Learn Tips for Writing Effective Emails

Learning Objectives 

After completing this unit, you’ll be able to:

  • Write a better email subject line.
  • Write shorter, more succinct emails.
  • Access sample emails.

Learn the Basics of Effective Emails

Now that working remotely is part of many people’s regular routines, your ability to communicate is more important than ever. While communication takes many forms, email remains a popular way to connect with other people. 

Effective emails are:

  • Actionable: After reading them, you know what to do next, and by when.
  • Clear: You don’t have to reread them. They get to the point.
  • Easy to read: They’re written in a conversational manner.
  • Short: They’re brief. They don’t contain unnecessary details.

Read on for tips on making your emails more effective.

Write Your Email Subject Like a Headline

Your email subject line is your first opportunity to be effective. Where ineffective email subject lines are vague, the best email subject lines are clear and informative.

For example:

Ineffective Effective
Request Review: Proposal for Project Z (due 6/1)
Approval Request Approval Needed: Contract for Project Q (due 3/12)
Call for Volunteers Volunteers Wanted: School Cleanup Event (4/8)

Important! Don’t Start Every Email Subject with “Important!”

You should save “Important!” for emails that are truly, well, important. If you overuse this in your email subject lines, people will no longer treat any of your emails as important, and won’t get back to you promptly. 

Be Concise

Long emails do not get read, no matter how great the writing is. A good email follows this basic structure:

  • Introduction: Who you are
  • Context: Why you’re writing the email
  • Call to action: What you need and when you need it by

For example, see the screenshot below, or find a sample of a concise email in this Quip doc.

Corresponding linked Quip document

Guide the Reader

Concision is a worthy goal, but sometimes, you need to write something longer. But that doesn’t mean your email needs to be difficult to parse. If your email is lengthy, try these tips to guide your reader through the content:

  • Section headlines: Give each section a headline, like a newsletter.
  • Formatting: Use bold, italics, underline, or font size to draw attention.
  • Emojis: Use an emoji or two. Just don’t overdo it—a little goes a long way. And select emojis that are appropriate and translate well, like stars, clocks, or checkmarks.

For example, see this screenshot below, or find a sample of a longer email in this Quip doc.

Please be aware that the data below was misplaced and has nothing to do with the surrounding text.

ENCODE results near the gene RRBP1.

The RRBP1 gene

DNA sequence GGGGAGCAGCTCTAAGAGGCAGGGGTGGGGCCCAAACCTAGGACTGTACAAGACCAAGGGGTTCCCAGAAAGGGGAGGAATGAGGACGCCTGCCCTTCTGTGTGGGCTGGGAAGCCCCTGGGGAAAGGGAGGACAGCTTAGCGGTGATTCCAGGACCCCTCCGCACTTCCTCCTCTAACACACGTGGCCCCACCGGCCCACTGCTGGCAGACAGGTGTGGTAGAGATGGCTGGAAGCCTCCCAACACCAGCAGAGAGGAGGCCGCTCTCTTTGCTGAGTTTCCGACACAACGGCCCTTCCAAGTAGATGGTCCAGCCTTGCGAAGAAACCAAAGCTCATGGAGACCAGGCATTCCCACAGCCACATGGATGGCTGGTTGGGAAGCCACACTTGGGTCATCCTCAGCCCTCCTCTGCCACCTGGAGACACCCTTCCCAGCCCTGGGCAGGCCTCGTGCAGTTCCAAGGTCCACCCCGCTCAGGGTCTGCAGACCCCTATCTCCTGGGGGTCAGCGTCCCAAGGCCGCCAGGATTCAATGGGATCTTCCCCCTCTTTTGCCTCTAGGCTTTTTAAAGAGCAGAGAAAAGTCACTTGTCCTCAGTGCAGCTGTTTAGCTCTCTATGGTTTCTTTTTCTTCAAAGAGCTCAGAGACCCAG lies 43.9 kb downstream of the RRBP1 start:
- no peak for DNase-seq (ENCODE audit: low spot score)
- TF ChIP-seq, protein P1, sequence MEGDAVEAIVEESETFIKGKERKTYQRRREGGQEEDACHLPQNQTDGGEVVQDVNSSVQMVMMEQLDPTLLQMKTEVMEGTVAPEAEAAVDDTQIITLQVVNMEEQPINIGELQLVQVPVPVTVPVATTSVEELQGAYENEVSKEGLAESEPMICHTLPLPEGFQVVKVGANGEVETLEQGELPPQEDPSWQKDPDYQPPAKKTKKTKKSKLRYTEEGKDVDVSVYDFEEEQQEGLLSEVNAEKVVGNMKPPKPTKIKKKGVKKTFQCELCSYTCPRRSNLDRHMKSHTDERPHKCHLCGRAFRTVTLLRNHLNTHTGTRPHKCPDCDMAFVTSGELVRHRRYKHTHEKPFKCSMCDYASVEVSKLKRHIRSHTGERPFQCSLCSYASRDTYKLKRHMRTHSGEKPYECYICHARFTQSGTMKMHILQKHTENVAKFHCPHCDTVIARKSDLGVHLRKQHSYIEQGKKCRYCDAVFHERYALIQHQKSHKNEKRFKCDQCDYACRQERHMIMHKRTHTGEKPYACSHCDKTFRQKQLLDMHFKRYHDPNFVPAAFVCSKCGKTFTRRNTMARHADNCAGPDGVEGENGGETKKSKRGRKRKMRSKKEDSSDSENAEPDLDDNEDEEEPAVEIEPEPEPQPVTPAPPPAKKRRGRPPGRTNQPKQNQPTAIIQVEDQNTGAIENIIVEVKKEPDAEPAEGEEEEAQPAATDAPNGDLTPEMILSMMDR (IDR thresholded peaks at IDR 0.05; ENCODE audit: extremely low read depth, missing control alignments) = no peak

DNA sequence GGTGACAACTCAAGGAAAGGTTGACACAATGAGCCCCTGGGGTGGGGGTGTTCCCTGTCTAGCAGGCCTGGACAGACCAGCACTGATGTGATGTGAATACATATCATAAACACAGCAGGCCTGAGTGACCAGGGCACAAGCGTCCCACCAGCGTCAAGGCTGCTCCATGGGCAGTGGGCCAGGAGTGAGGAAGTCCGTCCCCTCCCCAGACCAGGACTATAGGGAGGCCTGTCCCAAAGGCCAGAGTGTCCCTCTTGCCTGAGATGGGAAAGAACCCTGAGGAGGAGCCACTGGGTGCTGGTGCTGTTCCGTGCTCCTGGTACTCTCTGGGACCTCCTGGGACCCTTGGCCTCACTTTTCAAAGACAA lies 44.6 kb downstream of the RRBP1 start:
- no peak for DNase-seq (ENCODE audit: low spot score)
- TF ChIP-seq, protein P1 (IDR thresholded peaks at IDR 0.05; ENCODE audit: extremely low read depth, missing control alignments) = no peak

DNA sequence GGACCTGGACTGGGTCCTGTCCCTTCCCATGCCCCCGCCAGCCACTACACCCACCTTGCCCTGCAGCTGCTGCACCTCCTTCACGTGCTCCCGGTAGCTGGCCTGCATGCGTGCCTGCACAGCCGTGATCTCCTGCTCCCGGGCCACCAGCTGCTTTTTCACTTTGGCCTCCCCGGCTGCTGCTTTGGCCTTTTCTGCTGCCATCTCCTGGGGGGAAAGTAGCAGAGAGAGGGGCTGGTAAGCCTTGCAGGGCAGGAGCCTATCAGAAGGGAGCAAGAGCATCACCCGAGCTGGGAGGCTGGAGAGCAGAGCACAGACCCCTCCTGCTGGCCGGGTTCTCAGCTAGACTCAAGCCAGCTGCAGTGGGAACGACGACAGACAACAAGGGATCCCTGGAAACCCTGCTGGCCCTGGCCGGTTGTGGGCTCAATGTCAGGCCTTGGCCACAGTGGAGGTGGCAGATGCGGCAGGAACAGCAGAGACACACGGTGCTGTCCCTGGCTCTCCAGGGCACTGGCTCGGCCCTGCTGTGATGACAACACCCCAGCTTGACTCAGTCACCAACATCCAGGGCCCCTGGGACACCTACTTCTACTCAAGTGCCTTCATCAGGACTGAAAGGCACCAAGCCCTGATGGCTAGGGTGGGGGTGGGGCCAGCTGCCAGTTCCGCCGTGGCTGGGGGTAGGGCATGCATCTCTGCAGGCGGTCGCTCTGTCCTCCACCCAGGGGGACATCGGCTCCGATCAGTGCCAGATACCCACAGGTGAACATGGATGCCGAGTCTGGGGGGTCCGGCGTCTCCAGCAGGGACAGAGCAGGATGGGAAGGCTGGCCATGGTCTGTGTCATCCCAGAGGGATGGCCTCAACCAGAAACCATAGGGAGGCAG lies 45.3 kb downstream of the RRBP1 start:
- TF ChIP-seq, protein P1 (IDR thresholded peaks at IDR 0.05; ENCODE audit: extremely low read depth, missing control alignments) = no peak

Corresponding linked Quip document

Don’t Try to Sound Smart—Just Be Human

Formal, stilted language is the easiest way to alienate your reader. Alienate your reader, and they won’t read your email, or respond to your request.

For example:

Why say this... When you can just say this...
To fully utilize and leverage this opportunity, we must first streamline our interactions in order to achieve measurable impact. Once an organic mindshare ensues, together we can seamlessly unpack our value-added viewpoints and ensure alignment. Let’s work together.

So how can you make your writing less formal and more human?

  • Read it out loud: Listen to how it sounds. If it sounds too formal, it probably is.
  • Remove the jargon: Get rid of buzzwords.
  • Write the way you talk: Be conversational and authentic. People respond to authenticity.

Need help eliminating buzzwords? Get our buzzword bingo cards, and eliminate jargon from your vocabulary for good. 

Avoid Common Writing Mistakes

Avoiding these common mistakes can help you write stronger, more effective emails.

Overusing Acronyms

Acronyms are abbreviations formed from the first letter of a series of words. For example, “as soon as possible” (ASAP). While ASAP is relatively well understood, many acronyms are not. Always spell out your acronyms on first use, and for better readability, limit their use overall.

Writing in the Passive Voice

In the passive voice, the subject is acted upon, rather than the subject taking the action. For example:

  • Passive voice: The training was completed by me.
  • Active voice: I completed the training.

Notice how the second example is more direct and uses fewer words? This simple change will make your writing stronger, no matter the medium.

Writing Too Many Words

Today, many emails are read on mobile devices, which makes long paragraphs even harder to read. To make your emails easier to parse:

  • Use bulleted lists: Try to keep your bullets to a single line, if possible.
  • Embrace the white space: Add paragraph breaks at each new topic, idea, or section.
  • Delete words:  Remember, a good email is introduction + context + call to action. Anything else should go.

Email Etiquette Tips

So far we’ve covered how to compose an effective email. Here are a few final tips on email etiquette.

  • Be targeted: Don’t email everyone on the team with your request. Start with 1–2 people. You can always email other people if you don’t get a prompt response.
  • Handle mass emails with care: When you’re sending an email to a large group, either use a restricted distribution list, where only certain people can reply to the whole group, or put the entire distribution list in the BCC, to prevent mass “reply all” email threads.
  • Don’t reply all: Don’t reply all to an email thread, especially when the thread has more than a dozen people on it.
  • Use BCC wisely:  If someone’s on the email thread who doesn’t need to be there, do them the courtesy of moving them to BCC when you reply. Always announce when you’re doing this and say who you’re moving and why (for example, “To preserve Kris’s inbox, I’m moving her to BCC.”).

Now go forth and send an email!


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